Now there are a lot of different reasons available on the internet as to what contributed to this, everything from flat out money issues, to the potential for fans to be embarrassed about buying an album.  If you do a search, I’m sure you can find many reasons and pick your favorite.  However the first reason I found (linked above) targeted an op-ed in the Wall Street Journal discussing her opinion on art and compensation.  Simply put, her music is her art, and giving her art away for free undervalues both her and her product.

I’ll be honest.  Not being a spotify user, I don’t totally understand the idea of this service being equal to giving away her music.  From my understanding, it is similar to other services I have used, Pandora and Jango, but with a little more control over how often you listen to a specific artist or which songs to listen to.  Using these types of music services in the way I do, free access with occasional ads, does not feel like it is taking away the paycheck of the artist.  To me it feels the same as when I was younger, listening to the radio and hoping to hear my favorite songs.  If I like something enough, I’ll spend money to hear it whenever I want to, but most songs I am good hearing on the radio only.  Does this mean I am undervaluing art?

What is art?

Yes, art is rare and unique.  You and I could try to make the same thing, but it would not work.  We would end up with one of two results; either we would have similar items or one of us would have an original while the other made a copy.  Whatever an artist does is unique not only because of the vision they used to create it, but because they are the only person who could create that exact piece.

Of course, using this as the only definition, the sandwich I made for lunch yesterday could be considered art.  It was my own vision, and no matter how many people in the world choose to combine tuna and avocado in an open faced sandwich, this one is unique because it was made by me.  Additionally, because I do not make sandwiches for mass consumption, sandwiches made by me are quite rare.

Now, the sandwich was good, but I would not call it a work of art.  It wasn’t that good.  So what is art?

I would absolutely consider music to be art, but I don’t feel it is more beautiful simply because I pay for it.  The beauty of the music comes from it’s ability to express or invoke a feeling, particularly one I had thought was unique.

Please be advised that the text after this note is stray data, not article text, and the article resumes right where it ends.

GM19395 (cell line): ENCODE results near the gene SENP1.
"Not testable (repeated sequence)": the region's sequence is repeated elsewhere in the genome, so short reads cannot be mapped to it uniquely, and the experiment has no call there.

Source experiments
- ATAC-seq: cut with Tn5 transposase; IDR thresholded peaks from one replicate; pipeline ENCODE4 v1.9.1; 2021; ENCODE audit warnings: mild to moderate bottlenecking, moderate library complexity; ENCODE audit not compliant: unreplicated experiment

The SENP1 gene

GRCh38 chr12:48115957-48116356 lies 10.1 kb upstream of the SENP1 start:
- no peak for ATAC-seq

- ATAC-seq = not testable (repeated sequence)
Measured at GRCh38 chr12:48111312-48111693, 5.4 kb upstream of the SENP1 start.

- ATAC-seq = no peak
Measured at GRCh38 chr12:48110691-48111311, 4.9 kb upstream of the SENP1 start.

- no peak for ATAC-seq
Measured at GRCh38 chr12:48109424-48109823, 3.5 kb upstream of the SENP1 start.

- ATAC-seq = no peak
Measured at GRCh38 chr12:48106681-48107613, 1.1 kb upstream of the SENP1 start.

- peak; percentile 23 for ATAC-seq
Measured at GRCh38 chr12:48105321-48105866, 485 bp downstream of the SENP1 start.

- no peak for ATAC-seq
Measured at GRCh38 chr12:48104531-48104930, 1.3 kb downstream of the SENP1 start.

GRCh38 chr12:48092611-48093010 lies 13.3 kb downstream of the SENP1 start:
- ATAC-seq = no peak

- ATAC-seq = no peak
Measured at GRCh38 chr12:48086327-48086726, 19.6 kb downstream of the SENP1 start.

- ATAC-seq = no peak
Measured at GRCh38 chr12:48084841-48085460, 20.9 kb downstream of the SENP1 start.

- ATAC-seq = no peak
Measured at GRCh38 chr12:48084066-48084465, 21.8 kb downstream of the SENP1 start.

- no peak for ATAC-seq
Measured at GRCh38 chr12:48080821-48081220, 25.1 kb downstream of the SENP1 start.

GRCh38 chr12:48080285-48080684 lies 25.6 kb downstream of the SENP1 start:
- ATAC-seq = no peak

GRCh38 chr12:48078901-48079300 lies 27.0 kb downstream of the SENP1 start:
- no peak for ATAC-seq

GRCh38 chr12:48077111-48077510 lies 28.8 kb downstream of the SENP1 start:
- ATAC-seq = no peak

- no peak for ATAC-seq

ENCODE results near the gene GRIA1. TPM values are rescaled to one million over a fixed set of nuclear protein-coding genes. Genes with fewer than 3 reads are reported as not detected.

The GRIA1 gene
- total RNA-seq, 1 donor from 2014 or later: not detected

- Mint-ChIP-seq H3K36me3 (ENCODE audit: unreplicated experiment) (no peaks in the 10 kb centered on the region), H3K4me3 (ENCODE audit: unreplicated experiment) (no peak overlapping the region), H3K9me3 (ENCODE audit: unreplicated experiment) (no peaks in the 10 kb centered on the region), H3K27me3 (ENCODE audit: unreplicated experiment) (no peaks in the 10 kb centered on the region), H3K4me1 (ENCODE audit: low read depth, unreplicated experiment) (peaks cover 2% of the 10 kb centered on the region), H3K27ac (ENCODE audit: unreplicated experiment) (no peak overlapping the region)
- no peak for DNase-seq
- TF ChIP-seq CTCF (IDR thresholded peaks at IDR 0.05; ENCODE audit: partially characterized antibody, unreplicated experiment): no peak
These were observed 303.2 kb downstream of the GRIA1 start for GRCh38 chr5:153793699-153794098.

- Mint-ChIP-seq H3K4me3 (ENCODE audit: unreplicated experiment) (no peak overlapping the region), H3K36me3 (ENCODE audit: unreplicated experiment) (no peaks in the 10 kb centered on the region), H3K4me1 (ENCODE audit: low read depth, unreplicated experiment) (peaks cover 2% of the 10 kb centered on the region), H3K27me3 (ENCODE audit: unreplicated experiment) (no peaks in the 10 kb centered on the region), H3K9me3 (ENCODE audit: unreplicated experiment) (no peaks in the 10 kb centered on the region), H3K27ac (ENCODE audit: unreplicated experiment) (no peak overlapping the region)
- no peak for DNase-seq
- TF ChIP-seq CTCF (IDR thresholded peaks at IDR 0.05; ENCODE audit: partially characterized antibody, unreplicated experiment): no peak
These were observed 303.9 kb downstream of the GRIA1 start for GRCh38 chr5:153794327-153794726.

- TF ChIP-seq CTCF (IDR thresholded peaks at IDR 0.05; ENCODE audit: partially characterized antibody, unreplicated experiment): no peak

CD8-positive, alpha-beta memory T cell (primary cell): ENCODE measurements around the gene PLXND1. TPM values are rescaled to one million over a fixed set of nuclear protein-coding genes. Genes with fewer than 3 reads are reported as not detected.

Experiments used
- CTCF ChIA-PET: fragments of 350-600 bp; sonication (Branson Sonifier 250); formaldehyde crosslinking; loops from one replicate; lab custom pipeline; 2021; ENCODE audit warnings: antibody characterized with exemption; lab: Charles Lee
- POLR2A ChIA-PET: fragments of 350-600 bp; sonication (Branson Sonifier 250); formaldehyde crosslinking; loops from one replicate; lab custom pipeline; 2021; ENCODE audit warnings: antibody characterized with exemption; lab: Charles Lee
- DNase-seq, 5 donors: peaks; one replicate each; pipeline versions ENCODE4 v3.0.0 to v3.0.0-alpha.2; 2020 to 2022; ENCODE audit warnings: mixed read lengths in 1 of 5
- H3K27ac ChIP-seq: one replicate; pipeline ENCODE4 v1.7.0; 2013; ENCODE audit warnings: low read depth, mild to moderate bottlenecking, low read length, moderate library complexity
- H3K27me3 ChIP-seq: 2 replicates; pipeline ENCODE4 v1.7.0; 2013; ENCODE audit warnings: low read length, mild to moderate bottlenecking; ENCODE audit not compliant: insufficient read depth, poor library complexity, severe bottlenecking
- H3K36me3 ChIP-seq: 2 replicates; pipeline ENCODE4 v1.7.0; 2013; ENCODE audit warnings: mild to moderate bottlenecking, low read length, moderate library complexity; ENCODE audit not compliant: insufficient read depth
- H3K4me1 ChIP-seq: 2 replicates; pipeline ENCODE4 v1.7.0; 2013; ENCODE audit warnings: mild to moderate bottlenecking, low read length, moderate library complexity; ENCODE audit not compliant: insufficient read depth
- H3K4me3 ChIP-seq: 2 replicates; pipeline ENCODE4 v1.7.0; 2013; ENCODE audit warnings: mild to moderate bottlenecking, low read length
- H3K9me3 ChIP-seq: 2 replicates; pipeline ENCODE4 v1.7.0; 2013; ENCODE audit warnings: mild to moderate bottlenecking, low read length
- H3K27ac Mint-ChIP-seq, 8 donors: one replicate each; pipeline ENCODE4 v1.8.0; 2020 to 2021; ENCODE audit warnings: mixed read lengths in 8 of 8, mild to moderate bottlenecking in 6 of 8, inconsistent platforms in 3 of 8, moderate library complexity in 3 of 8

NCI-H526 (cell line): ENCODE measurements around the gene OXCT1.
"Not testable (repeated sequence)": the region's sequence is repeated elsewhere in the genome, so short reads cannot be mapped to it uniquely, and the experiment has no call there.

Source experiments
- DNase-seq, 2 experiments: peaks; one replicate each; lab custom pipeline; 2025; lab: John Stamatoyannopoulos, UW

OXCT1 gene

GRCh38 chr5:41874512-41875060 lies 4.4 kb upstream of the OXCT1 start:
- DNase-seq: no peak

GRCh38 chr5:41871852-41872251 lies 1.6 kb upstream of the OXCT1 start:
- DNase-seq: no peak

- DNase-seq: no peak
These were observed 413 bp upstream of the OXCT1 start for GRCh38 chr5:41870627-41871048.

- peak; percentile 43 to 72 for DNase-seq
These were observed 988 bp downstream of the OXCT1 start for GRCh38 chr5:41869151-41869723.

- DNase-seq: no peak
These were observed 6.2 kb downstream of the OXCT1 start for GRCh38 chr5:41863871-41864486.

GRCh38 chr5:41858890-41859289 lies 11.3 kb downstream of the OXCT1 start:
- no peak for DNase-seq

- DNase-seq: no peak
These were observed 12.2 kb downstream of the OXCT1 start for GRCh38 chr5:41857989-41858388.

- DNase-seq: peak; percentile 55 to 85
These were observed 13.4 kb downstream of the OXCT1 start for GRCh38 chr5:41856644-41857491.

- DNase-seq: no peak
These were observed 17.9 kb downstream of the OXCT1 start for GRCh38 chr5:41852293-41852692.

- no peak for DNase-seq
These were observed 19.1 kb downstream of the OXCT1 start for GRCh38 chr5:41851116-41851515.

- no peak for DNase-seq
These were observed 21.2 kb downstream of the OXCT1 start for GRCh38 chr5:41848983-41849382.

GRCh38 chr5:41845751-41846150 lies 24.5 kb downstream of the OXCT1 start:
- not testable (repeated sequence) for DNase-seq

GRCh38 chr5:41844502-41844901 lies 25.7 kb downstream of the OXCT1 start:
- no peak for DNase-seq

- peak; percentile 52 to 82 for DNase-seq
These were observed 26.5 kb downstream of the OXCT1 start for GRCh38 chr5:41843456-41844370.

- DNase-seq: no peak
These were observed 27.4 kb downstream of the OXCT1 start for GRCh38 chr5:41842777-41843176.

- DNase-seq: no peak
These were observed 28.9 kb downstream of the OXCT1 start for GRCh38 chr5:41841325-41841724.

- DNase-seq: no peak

Of course, paintings and sculptures are art.  I have stood inside the Sistine Chapel and while it was beautiful, it was no more beautiful than when I had seen it on the internet.  In fact, I could easily argue the images I have seen elsewhere were better; I could zoom in on details and look for as long as I wanted without the pushing and body odor of other tourists.  I was moved to stand and appreciate the Venus de Milo, but that does not mean that all other images of her lose their beauty.

Writing is absolutely an art.  When the words are right they are magic.  It is more than just the beauty of the right words; you are transported.  No one else can tell the same story, and it does not matter what the format the story takes.  Digital, paperback, first edition; the words are the same.

For me the art is not in the creation, it is in the sharing.  I love the art of others because it allows me to not only see a part of myself laid out, but a part of the artist.  It is the beauty of what is inside us all, even when we do not realize we share these qualities.  We think we are one individual until another shows us how much we are alike.

Art is not meant to be hidden away, it is meant to be free for everyone to enjoy.  Yes an artist has a right to make a living, but without sharing, are you really an artist?  The creation should not be done because you need a paycheck; that is business.  Creation of art comes because it must happen.  You write the song because your soul is singing.  You carve the sculpture because the angel is screaming inside the marble to come out.  You paint because the picture belongs on the canvas.  You write the story because you must tell the tale.  You sell the art because you need to live, but you create the art because it makes you alive.

Does this mean it is wrong to value your art based on what someone is willing to pay for it?  Maybe, but then again, maybe not.  It is your art, a piece of you, not me.  You have the right to make artistic choices, just as I have the right to make my own artistic choices.  For you, you might need the paycheck to feel appreciated; right now I just want to be read.

So thank you, for reading.